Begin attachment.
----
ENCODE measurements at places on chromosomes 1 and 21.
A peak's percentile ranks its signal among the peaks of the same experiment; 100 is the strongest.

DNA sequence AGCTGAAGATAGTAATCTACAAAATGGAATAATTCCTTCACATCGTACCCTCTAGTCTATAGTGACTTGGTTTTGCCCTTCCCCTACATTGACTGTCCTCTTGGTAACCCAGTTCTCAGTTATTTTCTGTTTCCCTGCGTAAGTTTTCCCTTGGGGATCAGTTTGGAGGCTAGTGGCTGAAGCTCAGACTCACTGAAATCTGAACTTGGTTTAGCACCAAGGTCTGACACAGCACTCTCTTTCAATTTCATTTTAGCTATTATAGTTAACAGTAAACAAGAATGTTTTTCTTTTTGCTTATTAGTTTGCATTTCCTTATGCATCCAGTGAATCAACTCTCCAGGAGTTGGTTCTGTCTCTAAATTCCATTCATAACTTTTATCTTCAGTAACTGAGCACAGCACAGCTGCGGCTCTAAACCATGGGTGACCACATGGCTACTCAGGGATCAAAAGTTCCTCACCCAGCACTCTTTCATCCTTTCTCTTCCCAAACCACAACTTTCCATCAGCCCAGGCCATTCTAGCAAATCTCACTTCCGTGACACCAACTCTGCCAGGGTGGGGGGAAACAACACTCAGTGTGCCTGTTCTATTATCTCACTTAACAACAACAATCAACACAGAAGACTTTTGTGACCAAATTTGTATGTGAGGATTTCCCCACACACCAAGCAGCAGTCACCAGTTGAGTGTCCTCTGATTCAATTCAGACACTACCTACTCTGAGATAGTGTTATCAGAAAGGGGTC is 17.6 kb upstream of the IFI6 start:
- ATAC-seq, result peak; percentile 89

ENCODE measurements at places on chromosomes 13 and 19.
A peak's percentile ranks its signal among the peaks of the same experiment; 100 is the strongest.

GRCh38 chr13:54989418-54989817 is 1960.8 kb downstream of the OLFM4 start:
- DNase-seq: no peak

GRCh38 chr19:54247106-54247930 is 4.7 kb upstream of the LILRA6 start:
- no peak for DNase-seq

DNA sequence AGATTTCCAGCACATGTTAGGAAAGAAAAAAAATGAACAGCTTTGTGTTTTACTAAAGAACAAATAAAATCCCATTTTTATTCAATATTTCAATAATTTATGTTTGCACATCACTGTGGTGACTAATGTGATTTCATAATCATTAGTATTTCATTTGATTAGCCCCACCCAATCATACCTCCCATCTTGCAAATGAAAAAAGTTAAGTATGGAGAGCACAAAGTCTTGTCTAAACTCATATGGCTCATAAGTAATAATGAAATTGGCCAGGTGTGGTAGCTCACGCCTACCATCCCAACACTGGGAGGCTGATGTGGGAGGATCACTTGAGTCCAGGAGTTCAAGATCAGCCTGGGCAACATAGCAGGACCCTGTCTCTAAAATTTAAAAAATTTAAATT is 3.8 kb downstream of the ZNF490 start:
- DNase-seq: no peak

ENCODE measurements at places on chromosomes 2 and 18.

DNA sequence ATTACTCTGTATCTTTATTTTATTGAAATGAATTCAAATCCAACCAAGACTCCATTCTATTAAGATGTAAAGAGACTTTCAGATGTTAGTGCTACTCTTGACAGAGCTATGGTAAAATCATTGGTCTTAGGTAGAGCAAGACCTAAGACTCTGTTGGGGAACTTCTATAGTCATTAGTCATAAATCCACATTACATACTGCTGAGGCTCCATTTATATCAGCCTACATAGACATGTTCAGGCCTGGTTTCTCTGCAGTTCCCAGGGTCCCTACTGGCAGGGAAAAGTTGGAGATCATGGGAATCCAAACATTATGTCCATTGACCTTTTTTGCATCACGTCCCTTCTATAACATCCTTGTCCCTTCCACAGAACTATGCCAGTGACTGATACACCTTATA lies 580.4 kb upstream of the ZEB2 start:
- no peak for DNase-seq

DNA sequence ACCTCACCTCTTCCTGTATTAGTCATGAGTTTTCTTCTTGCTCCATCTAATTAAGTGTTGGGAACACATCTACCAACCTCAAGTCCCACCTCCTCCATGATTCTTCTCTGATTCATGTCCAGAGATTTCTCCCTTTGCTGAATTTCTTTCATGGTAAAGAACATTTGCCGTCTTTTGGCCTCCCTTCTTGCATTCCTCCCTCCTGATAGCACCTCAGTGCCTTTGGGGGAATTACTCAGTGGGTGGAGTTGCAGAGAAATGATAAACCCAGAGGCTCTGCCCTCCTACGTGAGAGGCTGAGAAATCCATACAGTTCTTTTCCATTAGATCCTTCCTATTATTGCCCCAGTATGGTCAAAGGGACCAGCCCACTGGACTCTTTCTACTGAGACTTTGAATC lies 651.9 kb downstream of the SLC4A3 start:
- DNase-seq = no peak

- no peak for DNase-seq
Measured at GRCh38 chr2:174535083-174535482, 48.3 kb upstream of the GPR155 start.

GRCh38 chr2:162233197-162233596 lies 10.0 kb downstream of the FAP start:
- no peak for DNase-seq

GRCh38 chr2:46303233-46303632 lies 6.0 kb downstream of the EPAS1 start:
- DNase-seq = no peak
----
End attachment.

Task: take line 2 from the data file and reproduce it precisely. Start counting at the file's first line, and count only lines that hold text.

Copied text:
A peak's percentile ranks its signal among the peaks of the same experiment; 100 is the strongest.